Artificial intelligence (AI) can already handle some tasks much more efficiently than humans. And we're only just getting started. AI integration opens up unprecedented opportunities for business and entrepreneurship. But as with any new technological advancement, there's always a BUT. In the case of AI, there are a number of legal considerations you should address before implementing AI in your business.
The pressure for the use or even full-scale implementation of AI in companies is growing, not only from strategic advisers, but also from virtually all suppliers of technological solutions, office apps, educational agencies, as well as employees themselves - enthusiasts of digitalisation and new technologies.
The legal implications of the use of AI tools are crucial in terms of intellectual property rights, personal data protection, confidential information, and other areas.
However, Czech companies are still getting used to the use of artificial intelligence and are testing how it can benefit them. A May 2023 survey by Blindspot Solutions, which queried top managers of large Czech companies about AI, revealed that about half of large Czech companies have not yet addressed generative AI in a comprehensive way. A total of 21% of companies use ChatGPT without limitations, while a fifth of companies regulate its use by internal guidelines, and 6% even strictly. Their primary concern is the inaccuracy of the information generated, and the loss or misuse of corporate data. And we, as lawyers, advise you to use the possibilities of rapidly developing technologies smartly, but also to keep in mind the associated legal risks.
Who is the author?
In the context of AI, we most often address the question of authorship of the outputs that AI generates, and consequently who holds exclusive rights to them. Whether it's lyrics "written" by ChatGPT, pictures "drawn" by Midjourney, videos "edited" by Pictory or music tracks by Amper Music. There is no comprehensive regulatory framework for AI yet (in the Czech Republic or the EU). Nonetheless, AI can be generally perceived as a set of algorithms, databases and other protected objects that can be legally regulated.
The use of AI-generated content is primarily subject to the terms and conditions of the tool providers. They may significantly restrict usage rights, or in extreme cases, prohibit you from using the outputs for commercial purposes. But if they don't do so, and you're using AI to create content based on mere "prompts" (text inputs from the user), the answer to the question of authorship and protection of the content created is rather ambiguous.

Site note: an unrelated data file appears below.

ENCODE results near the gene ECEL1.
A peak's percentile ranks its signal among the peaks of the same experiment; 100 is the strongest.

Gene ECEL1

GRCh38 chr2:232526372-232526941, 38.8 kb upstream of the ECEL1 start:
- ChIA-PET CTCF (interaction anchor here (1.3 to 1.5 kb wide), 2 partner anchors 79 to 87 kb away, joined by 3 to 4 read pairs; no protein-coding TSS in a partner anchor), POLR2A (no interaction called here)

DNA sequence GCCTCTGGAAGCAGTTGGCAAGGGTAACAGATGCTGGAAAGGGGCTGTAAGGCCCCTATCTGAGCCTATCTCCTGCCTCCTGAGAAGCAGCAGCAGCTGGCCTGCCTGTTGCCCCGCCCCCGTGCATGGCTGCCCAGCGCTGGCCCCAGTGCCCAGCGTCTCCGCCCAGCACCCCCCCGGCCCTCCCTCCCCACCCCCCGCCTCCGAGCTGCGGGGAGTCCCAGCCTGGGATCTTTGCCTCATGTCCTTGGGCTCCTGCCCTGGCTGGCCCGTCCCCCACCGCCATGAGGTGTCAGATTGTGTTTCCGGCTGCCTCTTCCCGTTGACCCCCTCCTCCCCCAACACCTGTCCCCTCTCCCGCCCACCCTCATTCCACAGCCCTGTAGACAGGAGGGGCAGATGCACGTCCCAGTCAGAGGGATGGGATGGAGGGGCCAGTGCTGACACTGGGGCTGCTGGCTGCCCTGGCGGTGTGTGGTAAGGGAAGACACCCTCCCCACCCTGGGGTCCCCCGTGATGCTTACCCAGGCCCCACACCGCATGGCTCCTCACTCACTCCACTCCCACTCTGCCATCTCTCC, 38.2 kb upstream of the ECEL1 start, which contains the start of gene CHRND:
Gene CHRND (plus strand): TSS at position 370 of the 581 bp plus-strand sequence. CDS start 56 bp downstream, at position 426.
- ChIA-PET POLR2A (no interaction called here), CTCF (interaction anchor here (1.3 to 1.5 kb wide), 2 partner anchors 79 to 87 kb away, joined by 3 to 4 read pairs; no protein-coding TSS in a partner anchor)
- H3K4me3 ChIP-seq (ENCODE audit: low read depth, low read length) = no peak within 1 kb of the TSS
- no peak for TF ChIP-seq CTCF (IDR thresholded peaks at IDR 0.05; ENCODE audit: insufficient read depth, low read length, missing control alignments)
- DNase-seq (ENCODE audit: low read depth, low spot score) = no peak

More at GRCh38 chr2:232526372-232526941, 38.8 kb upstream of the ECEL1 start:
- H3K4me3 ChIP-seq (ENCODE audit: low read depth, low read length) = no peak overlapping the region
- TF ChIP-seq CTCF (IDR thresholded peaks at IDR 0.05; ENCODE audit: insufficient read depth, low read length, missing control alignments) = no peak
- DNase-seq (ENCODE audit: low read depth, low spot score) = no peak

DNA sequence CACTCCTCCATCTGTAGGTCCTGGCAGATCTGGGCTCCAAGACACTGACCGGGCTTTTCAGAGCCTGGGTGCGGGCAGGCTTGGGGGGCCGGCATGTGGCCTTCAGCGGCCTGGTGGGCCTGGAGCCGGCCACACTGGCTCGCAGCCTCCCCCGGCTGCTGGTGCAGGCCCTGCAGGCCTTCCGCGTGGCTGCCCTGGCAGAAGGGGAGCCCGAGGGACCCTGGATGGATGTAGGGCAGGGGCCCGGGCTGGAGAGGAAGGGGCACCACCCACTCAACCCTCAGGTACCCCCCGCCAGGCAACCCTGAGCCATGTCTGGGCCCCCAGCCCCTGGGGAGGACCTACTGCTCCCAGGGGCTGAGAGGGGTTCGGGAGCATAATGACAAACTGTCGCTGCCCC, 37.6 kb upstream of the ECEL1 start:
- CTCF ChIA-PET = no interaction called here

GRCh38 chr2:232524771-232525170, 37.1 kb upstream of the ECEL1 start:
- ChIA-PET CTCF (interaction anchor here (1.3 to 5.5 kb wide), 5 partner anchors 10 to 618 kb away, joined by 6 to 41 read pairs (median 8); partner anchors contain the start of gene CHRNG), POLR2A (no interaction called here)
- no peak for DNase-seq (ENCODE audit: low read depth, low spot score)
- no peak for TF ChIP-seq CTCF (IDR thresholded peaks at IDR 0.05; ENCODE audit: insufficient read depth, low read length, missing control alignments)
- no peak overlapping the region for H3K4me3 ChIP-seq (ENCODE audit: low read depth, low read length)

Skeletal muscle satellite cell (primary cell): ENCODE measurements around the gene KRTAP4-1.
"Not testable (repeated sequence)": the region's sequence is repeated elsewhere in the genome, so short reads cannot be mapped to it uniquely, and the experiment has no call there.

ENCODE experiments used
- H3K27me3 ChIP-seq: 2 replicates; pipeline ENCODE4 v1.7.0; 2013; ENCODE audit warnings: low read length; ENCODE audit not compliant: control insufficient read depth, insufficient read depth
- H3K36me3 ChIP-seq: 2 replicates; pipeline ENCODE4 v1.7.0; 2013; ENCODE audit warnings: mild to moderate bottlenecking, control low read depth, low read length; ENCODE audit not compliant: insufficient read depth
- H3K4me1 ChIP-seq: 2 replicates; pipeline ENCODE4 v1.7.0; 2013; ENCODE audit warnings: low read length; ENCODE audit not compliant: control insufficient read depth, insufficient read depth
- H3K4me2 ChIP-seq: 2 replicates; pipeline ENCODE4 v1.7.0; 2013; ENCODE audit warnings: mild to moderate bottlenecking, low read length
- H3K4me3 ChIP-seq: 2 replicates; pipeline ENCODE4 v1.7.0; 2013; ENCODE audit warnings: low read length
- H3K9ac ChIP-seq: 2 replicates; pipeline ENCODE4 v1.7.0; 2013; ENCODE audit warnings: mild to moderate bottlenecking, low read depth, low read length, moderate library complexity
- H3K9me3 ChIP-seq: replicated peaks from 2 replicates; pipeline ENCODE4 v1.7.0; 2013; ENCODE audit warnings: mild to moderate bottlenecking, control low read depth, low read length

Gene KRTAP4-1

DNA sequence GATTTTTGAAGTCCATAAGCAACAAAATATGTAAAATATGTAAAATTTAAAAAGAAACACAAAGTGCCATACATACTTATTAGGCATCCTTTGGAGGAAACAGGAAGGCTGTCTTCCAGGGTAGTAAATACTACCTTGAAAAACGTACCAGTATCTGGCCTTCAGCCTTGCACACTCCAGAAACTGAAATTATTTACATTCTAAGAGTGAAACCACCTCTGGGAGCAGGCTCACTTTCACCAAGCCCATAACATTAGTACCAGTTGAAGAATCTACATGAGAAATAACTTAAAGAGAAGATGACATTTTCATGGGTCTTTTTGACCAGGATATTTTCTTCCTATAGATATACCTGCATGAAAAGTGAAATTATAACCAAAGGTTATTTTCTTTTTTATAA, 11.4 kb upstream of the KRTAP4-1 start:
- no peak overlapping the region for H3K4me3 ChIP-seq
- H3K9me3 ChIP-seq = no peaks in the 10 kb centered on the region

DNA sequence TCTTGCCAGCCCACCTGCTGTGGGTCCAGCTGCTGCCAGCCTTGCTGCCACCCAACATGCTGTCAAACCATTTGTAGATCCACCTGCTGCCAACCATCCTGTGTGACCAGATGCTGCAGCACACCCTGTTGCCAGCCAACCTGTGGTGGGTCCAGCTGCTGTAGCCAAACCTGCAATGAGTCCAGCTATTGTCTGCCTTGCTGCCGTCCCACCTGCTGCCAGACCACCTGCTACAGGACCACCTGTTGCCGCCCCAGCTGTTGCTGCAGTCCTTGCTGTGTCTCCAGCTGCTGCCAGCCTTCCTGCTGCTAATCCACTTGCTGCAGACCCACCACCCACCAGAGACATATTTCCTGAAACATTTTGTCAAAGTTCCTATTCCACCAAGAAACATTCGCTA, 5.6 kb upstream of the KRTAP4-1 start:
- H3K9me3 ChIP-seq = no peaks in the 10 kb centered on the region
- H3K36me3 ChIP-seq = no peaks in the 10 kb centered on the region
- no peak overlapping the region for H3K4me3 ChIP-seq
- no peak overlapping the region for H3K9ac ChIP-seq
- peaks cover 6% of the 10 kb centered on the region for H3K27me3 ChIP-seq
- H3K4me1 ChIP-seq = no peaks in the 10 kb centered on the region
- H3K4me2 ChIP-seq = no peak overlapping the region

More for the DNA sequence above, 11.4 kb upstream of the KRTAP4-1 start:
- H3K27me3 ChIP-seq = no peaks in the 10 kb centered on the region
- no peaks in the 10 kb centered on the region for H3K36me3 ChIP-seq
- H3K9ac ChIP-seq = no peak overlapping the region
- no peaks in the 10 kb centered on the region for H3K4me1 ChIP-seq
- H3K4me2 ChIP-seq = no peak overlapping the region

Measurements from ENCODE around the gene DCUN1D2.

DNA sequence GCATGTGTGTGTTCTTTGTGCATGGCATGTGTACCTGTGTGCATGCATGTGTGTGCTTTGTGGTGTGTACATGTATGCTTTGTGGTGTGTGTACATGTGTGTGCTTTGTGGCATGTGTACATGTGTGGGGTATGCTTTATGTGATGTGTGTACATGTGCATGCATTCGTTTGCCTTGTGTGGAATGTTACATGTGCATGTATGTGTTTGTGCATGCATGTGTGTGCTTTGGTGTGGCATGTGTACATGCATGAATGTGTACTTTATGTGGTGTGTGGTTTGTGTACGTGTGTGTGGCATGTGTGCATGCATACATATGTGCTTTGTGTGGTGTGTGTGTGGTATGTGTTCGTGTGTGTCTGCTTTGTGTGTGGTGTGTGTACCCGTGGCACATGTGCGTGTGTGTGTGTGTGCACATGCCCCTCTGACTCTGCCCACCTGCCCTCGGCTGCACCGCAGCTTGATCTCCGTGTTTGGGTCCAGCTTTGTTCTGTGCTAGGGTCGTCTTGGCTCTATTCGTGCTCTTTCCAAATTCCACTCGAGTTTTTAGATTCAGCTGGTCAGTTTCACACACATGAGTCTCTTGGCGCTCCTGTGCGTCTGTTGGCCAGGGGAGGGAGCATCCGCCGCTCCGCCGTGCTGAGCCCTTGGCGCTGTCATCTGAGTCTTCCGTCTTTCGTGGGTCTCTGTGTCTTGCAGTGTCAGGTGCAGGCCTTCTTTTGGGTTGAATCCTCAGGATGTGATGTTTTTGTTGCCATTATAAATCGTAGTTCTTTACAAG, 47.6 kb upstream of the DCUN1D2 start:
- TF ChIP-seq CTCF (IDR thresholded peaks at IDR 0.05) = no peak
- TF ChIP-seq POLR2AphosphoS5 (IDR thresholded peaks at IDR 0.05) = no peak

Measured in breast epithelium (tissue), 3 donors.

A clue in this context may be the recent recommendation by the U.S. Copyright Office that humans do not have ultimate creative control over AI tools, as prompts essentially act as "instructions" for the artist. Ultimately, it is up to the AI how it chooses to implement them. According to this approach, the output generated in this way is not the result of human creative activity and therefore cannot be protected by copyright and can be used in practice by virtually anyone. How Czech practice will approach this issue is, however, still uncertain. Some experts have argued that if the content generated by an AI tool is created by a technology that merely complements an individual's creative process without overshadowing their personal contribution, it can be attributed to a human creator. However, a clearer opinion on this issue is likely to be forthcoming with the first court cases on this issue, which may come relatively soon given the general popularity of AI tools.
AI and Ed Sheeran or J. K. Rowling
It’s essential to consider whether you're “feeding” any protected content into AI tools when you're generating outputs – for example, you might want to generate a melody based on Ed Sheeran's latest song for a corporate video, or write a new script based on the text of J.K. Rowling's book. Unless you are utilising such results for personal use only, the use of works protected by exclusive rights, such as images, melodies or songs, etc., generally requires the consent of the respective rightsholders.